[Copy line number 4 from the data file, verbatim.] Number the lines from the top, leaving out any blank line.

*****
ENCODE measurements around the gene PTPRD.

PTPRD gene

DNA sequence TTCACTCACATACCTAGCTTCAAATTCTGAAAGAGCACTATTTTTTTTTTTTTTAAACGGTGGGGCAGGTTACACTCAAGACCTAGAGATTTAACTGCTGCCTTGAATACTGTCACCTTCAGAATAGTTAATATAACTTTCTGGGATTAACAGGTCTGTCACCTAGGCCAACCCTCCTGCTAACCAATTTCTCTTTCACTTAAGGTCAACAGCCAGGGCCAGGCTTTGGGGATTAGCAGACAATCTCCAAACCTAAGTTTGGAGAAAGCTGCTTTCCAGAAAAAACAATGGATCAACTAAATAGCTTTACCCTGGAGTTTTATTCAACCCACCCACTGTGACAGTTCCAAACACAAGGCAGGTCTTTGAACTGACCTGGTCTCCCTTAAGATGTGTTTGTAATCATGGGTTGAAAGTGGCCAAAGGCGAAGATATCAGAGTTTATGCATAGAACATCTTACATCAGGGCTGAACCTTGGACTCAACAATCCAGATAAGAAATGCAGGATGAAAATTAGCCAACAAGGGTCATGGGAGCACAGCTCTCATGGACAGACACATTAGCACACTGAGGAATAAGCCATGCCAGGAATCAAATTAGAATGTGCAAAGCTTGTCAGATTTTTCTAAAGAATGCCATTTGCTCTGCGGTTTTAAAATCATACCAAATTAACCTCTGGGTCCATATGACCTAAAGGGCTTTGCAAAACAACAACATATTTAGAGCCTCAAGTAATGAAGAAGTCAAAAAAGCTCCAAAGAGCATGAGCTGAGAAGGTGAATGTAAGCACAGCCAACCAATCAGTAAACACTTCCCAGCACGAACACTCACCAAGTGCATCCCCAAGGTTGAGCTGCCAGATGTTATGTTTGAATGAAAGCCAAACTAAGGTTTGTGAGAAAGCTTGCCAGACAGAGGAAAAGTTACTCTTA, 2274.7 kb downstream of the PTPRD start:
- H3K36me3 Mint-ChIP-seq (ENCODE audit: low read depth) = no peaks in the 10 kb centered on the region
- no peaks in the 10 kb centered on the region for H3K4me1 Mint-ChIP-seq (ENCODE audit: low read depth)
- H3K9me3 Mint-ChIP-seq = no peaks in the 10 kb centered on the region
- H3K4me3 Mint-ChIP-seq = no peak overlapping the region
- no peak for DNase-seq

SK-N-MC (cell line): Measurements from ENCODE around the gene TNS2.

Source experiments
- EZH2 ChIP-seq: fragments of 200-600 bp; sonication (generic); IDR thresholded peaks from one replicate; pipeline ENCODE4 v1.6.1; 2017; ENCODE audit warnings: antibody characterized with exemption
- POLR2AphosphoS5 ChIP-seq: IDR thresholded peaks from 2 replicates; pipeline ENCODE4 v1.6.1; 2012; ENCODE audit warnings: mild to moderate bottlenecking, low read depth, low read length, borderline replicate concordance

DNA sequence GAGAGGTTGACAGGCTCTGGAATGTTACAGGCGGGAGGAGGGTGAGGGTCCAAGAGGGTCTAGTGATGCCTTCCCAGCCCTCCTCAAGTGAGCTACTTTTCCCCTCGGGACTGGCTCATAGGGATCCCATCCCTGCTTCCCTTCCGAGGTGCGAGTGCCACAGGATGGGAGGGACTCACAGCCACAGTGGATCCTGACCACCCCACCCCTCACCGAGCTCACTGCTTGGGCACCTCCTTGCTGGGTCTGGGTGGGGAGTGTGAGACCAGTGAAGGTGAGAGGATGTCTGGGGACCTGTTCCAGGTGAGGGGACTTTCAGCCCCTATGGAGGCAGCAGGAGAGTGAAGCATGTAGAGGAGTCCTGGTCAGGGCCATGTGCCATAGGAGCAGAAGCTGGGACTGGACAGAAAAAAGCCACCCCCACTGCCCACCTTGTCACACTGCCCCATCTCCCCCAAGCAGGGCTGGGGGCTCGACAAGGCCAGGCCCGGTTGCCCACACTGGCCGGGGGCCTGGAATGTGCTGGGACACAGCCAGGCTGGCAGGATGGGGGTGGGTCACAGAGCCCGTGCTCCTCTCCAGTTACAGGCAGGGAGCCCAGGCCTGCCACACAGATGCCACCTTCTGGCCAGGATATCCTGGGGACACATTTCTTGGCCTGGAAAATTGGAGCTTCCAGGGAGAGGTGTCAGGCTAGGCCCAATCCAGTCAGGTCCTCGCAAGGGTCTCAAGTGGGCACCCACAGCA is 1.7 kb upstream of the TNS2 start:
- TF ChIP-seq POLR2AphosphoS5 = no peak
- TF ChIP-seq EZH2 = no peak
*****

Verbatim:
- H3K36me3 Mint-ChIP-seq (ENCODE audit: low read depth) = no peaks in the 10 kb centered on the region